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Let’s Be Honest – Everyone Really Wants A Lando Movie

Are you Team Solo or Team Lando?

Photo by Jonathan Olley/Lucasfilm Ltd.

There’s something about Lando.

Although Han Solo is one of the most instantly recognizable — and bankable — characters in the possibly eternal “Star Wars” franchise, it’s Lando Calrissian, his conflicted and conflict-propelling best friend, who holds a special place in the series mystique.

And in “Solo,” the first of possibly three spin-off films, it’s Lando who’s fanning the flames of fandom, well in excess of the star of the show.

It’s kind of strange that this is happening.

But nobody’s really that shocked. Not even Disney, which is rolling out the Ron Howard-helmed film in a way that seems crafted to encourage Lando mania. (Just check the hype-to-screen-time ratio achieved in the film’s first trailer.)

To a degree, that’s a function of Lando’s unique role in the “Star Wars” universe.

Despite relatively little screen time, Lando is pivotal in the original series. He’s the guy who introduced Solo to the Millennium Falcon, who sold Solo out to the Empire, and who rallied to atone for his betrayal and save the rebels’ flagging fortunes.

Importantly, all these events unfolded in a natural extension of Lando’s personality and disposition. When plot and character are one, art reaches a purity of form that really moves audiences. All the world-building in the world can’t substitute for a well-crafted web of relationships that situates a story’s heroes in the drama of the human condition.

In the original trilogy, that’s where Lando came in and came through with shining colors.

Photo by Jonathan Olley/Lucasfilm Ltd.

But about those colors. The signature Calrissian capes and suave mustache are on full display in what we’ve seen so far of “Solo.” (Our guy even has a walk-in cape closet on the swank, pre-Solo Falcon.) His swagger all but swallows up the movie poster, which at least one fan has shown coincidentally points all its visual cues and sharp angles straight at Lando, who beams out his brio from the poster’s center.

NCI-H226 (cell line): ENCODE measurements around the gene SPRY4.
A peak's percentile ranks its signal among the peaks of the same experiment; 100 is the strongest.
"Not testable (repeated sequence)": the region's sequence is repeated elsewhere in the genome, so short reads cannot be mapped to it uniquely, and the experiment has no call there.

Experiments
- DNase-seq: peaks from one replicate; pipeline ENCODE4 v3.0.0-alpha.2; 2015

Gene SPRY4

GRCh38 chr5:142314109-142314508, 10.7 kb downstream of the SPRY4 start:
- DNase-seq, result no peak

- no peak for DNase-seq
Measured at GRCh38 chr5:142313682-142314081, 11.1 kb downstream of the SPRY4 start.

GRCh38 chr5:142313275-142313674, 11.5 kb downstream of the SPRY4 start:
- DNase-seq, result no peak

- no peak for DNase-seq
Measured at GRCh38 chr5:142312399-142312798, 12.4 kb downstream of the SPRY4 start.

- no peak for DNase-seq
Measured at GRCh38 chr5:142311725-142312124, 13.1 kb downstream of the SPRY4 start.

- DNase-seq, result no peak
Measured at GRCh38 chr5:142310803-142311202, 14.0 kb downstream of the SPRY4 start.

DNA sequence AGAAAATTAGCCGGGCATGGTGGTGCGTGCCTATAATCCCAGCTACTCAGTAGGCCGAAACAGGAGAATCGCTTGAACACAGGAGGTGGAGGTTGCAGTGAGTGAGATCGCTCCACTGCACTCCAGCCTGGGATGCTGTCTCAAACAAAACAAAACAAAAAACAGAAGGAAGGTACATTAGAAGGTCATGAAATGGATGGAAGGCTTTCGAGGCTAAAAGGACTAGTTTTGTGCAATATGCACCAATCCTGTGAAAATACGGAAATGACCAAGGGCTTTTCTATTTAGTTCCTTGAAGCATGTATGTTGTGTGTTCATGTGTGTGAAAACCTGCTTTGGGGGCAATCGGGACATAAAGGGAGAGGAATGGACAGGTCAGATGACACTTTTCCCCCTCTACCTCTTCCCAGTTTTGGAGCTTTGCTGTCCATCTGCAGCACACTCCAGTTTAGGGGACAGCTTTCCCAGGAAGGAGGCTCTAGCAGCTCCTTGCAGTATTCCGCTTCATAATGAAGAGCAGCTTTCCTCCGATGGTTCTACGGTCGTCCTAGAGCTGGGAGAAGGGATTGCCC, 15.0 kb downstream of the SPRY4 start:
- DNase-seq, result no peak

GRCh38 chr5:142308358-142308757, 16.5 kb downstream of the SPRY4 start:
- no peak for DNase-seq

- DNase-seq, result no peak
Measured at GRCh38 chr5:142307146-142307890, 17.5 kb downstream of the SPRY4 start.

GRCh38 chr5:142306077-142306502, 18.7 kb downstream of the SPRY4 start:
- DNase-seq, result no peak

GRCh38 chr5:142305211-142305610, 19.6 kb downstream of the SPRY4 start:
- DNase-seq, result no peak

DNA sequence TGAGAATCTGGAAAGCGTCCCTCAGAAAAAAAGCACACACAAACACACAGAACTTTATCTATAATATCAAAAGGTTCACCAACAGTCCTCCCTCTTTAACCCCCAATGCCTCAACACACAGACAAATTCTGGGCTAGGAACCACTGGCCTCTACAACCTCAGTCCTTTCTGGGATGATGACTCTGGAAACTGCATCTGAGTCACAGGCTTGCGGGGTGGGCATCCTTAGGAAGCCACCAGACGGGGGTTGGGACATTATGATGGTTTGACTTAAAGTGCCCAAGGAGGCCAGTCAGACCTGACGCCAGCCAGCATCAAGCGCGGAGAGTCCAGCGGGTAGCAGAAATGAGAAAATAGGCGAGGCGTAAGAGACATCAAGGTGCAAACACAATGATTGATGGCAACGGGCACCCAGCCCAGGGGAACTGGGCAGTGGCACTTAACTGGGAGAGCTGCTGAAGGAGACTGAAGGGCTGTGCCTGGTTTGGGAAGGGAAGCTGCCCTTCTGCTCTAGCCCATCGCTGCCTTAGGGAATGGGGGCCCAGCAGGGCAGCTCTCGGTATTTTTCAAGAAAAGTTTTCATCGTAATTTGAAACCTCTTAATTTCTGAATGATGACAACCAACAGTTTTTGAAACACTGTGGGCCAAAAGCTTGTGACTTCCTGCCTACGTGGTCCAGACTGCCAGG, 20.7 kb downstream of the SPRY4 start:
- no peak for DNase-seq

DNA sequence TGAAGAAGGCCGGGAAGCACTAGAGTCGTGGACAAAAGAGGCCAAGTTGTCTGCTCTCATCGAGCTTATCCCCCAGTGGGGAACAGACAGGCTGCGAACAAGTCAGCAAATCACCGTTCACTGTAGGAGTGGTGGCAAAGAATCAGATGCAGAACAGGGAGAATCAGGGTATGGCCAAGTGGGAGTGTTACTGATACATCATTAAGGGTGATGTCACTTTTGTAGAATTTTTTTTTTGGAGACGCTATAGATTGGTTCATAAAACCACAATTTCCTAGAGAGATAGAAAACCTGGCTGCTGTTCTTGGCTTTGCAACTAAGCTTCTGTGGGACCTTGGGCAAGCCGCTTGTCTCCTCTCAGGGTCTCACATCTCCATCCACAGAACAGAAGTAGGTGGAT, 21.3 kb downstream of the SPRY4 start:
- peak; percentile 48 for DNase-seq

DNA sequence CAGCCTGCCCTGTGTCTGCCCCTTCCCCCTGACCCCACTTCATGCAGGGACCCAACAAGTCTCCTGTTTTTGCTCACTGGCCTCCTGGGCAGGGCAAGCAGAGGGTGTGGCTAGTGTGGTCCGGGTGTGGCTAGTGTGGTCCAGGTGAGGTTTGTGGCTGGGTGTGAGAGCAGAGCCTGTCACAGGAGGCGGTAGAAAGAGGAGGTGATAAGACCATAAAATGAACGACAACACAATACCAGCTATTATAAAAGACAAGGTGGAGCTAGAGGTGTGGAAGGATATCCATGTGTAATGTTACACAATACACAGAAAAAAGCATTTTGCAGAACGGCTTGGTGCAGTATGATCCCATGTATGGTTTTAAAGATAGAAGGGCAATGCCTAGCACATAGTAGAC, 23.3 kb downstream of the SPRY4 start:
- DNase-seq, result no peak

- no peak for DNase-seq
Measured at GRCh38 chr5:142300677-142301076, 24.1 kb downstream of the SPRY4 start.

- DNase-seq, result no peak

Being a person of color with a Sinatraian “my way” approach to success, Lando perfectly anchors and defines the world of “Solo.” He’s more than impressive enough to draw us in but complex enough for someone like Han to wind up in the sort of adventure that makes him worth paying attention to.

That brings us to Donald Glover, who happens to be having a rather Lando-esque moment of his own right now.

[quote position="full" is_quote="true"]Donald is so inventive, but he's also an intellectual. He thinks like a writer and then he happens to also be a great performer.[/quote]

This is the year Glover has become a full-fledged star — not the indie kind with an important and slightly artsy-ish TV show (“Atlanta”) or a critically-revered, but semi-obscure musical persona (Childish Gambino) but a mainstream, instantly recognizable representative of a whole slice of American life and culture.

Photo by Jonathan Olley/Lucasfilm Ltd.

Audiences have become ready to revel in Lando at the same time and in some of the same ways that they’ve come to embrace Glover.

As Howard told the L.A. Times, “Donald is so inventive, but he's also an intellectual. He thinks like a writer and then he happens to also be a great performer. And [then there’s his] tremendous work ethic.”

Like the swaggering Lando, there’s something just a little haughty about Glover — in a good way. And Glover’s got that confident vibe to ride that energy smoothly.

Recounting his chat session with original Lando, Billy Dee Williams, Glover said, “I had a bunch of ideas of what it was going to be, and he threw it all out the window. He was just kind of like, ‘I don't know. Be charming.’ That was sage advice. He was like, ‘Keep it simple, stupid.’”

In a world as grimly wack as ours, Glover’s Lando is poised to deliver us a timely new kind of hero.

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